guez, 135, gained a unanimous
verdict over Hankin Barrow3,
III. 135, in four heats; and Al
Stewart, 128, kayoed Battling
SvUTBvtIST
Okalahoma AIsM I, Texas Si.
Ark State Tebra 72, Ark. Col. eg.
128.
- Peewee, 128, In 1:00 in the sec-
f ill laa,enS*Seraent becauaelond of a scheduled four-round-
ol the cut Plans were made laster.
*'*"' ***i** Boston Univ. 79, Worehester Tech SnJ ^ - j^y _ ^
55
Upsala 74, Washington (kfd.) St.
Buffalo Univ. go, Alfred 78.
Princeton 72, Colgate 7L
lona 70, Alumni 41.
Massachusetts 86, Tufts eg
St. Lswrence 77, Vermont 7.
S. Ans-ira's (N.H.) , New
Hamp. 79.
iws.4 a*. Rider 81
Cortlan (NY) 72. Far!. Dicken-
aon M.
Bowdoir 84, Bates M
Howard Payne lit, Tex. Lutb'n
T4-
Texas A*l . St. Mary's Univ.
(Tax.) L
GrsmWing 88. Wiley (Tex.) SB.
Texas A4M. 78, Louisiaas State
88.
FAB WLST
A
UCLA 78, Purdue 88.
Utah ..88, Ariieaa I.
Ssvtb'r Cal. 71, Denver 48
. St. HlehaeU rt ^Mya llUm) u u Wt-|^
Ceta.
Lemiyne (N.Y.)
(Vt.) M.
Drew 72. Towson (Md.) .
Slippery Rock 78, Carnegie M. ,rFfe\lSEv7Uta* it
lieka (Ids.) 72. Carref (Meat.)
73.
Clarkson 88, Queensi (Onti M.
Rochester 79, Brooklyn Poly 8).
Potsdam 87, Geneaee 87.
Plattaburga 87. MeTltll 8f.
New'k Rutgers 84, Rutgers 8
Jersey 57.
Cooper Union 7g, Columbia Phar-
macy 43.
Wast Cheter . Sbiseeaburg tl.
Allisnce (Ps.) 70. Thiel 88
Ald'n Br'dus 88, ateekasy (W.Va )
71.
W. Liberty 88, Glee vine (W.Va i
79.'
Nsvy 88, Pean 88.
Albright 74. Gettysburg 72
Fr-khn 1 Mars! 88, W. MaryktM
SB
TL
Idaho State St.
Msbo 78. Utah ftxde 71
Mertbn Meet St, Saskatchewan
81.
Wyomaag K, Oreaee State M.
fiag ii lias gg. Arts Stale psi M
Lewis
mX
Raetere Orcaea St. Mevads M
St. MatTa (Cal j 82, CalWerste
HnaaheMe a. es Orease Tee*. It
J Jess State 88. Serraaieate ft
aervlee.
tregneat
The Yankees' Bill Harris Is
a probable starter against Jim
Tsgeraon.
Carta Vieja fans were st'll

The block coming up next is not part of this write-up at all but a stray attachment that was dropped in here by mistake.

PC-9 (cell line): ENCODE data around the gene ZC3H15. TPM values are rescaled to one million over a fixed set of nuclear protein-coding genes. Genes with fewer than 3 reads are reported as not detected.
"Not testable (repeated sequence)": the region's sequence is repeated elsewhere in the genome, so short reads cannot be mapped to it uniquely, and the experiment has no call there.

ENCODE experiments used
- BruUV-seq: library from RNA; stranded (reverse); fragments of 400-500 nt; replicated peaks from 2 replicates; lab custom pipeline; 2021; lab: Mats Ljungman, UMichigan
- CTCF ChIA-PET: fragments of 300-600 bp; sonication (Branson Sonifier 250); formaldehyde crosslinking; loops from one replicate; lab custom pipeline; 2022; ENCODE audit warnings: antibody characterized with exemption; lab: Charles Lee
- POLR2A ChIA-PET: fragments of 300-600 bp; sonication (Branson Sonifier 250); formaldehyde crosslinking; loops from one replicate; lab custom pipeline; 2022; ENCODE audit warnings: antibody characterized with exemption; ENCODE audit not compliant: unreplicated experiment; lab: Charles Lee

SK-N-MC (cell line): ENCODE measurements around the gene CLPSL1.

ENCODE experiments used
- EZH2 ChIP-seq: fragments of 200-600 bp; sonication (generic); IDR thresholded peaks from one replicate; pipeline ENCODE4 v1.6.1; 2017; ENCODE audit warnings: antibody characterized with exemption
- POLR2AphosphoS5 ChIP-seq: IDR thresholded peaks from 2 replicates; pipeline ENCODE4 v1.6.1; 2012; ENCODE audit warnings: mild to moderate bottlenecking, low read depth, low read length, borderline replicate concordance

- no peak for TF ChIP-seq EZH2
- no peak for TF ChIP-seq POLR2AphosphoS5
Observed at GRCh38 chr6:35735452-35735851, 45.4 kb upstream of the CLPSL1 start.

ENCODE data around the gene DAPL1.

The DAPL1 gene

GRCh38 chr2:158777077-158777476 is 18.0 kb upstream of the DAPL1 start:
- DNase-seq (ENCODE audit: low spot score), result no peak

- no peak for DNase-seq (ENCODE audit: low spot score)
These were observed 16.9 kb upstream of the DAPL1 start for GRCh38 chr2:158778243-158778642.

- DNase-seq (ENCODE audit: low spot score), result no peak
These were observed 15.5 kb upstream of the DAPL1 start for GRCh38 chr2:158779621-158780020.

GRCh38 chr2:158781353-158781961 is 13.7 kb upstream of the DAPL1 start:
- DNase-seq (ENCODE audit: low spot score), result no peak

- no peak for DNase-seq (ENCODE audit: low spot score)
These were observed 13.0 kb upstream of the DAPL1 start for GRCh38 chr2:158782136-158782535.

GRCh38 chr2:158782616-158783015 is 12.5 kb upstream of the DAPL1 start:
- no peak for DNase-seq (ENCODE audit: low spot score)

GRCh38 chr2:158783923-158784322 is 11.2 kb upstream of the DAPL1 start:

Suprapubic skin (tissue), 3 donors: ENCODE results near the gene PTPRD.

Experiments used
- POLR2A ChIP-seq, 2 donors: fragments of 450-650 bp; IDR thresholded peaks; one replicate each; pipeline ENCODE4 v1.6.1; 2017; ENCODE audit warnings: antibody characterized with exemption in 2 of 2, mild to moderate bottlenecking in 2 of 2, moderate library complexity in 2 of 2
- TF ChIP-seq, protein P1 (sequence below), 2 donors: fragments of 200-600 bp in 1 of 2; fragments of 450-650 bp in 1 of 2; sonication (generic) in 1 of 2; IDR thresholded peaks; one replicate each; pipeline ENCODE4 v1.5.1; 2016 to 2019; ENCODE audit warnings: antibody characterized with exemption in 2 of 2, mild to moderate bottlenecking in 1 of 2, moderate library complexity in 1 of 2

elated today on the Yanks" 8
te t victory ever the Chester-
feld Smokers, their first of
the season, Saturday night.
Winning pitcher Ed Mana-
ban went all the way for the
winners, as be scattered seven
tilts.
Martin Wljinton, the serv-
iceman hurler signed late last
week, started for the Smokers
and waa charged with the loss.
Relief ace Rosa Grimaley took"
over in the sixth and finished
the gsme.
Johnny Krepf hit hss second
homer of the season for the
Yanks while Bobby Preacott
hit his first for the Smokers.
The Smokers, whose pitch-
In- staff became short after
Jerry Davis underwent and
emergency appendectomy last
week, were encouraged with
the news that right-hander
Den Elston would arrive early
abb) week to join the club.
Accord'ng to a United Press
dispatch published Saturday,
tht 28-year-old Elston was ae-
eulred last week by the Brook-
lyn Dodgers In the deal that
aent Buss Meyer to the Chica-
go Cabs.
WfXKLY SERVICE FROM NEW YORK
TO WEST COAST OF SOUTH AMERICA
27*1* MARIA" ......Dae Cristobal. C. &, Dee. 14
-SAIfTA MARGARITA" Doe Cristobal, C. Z., Dee 21
WEEKLY SERVICE FROM THE
WEST COAST OF SOUTH AMERICA TO NEW YORK
Oarfc St. Peget
SJ. -SANTA BARBABA'
S*. -SANTA ISABEL" .
,. Salle Cristobal, C. Z., Dee. 1*
Salla Cristobal, C. Z., Dec. 21
91
78.
ft. free, State T>, Cat Pete 48
uhlenberg 1. Lebanon Valley r^j^^ni^^<>>t<
ilan (Pa.) Tchrs. ft,

aBjBJt 84. Newsrk Eegsaee;
fcTOansfg!
FROM U. S. PACIFIC & WEST COAS1
CENTRAL AMERICA
O BALBOA AND CRISTOBAL C. Z.
N. "SANTA CBUtr .........Owe Balboa, C. Z.. Dec. 14
SJ.-SANTA FE- .............Dae Balboa. C. Z., Jan. 7
; FROM CRISTOBAL AND BALBOA, C. Z. TO THE
} WFJT C04ST CENTRAL AMFRICA k U. S PACIFIC
MM. -SANTA CRUZ-........Sails Cristobal, C. Z.. Dec. 22
Kings (Ps.) 83, Linete (Pa M rgga
St. Vmcest (Pa) 88, %ukUrt ./,
testy
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thtowa 104, Dick 11 see
SBBaBBBBB*BBBBVBaW
4u,i
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aed *"<.
tettbab
/ateNte
PANAMA AGENCIES CO
CmmOwuiL, 8131 2135 PANAMA: 8-85*8 8*87
BALBOA t 1881-S1SS
NataTBaa^aastBaTaaTataa
J
Elston wen 17 snd lost six
with Les Angeles, Open Claa-
slf I e a 11 e a. Pacific Coast
League, last year.
Sports Editor:
I would like JJ. Harrison
Jr., the lending baseball col-
umnist of the English lan-
guage papers, to investigate
and publish what took placo
"behind the scenes" to abort-
en the Panama League eched-
nle. Wss it to strengthen the
odds agslnst Carts Vieja?
Spur Cola snd Chesterfield
each hsve two excellent pitch-
ers snd ss long as they hsve
an easy schedule they'll be
okay. After yon get by the
f'rst two pitchers, Carta Vieja
bss a stronger staff.
Spur Cols wss supposed to
plsy four games In three days,
commencing tonight. They
have been let off tonight's
gsme snd tomorrow night's
doublehesder has been chang-
ed to a single affair. What
gives?
C. V. Fan.
EDITOR'S NOTE: There was
n0 game.listed for tonight on
the original schedule but
league officials had agreed
Friday to play the rained ent
Spur Cola-Carta Vieja contest
on this date.
The Stud Buena Re's impressive
grey Chilesn-bred colt Mufti yes-
terday made, it eight consecutive
victories when he once mere beat
his entrymate Mosssdeq in a thril-
ling finish in the featured $1,000
six-and-one-half furlong spring for
Clssses A and B imported thor-
oughbreds at the Juan Franco race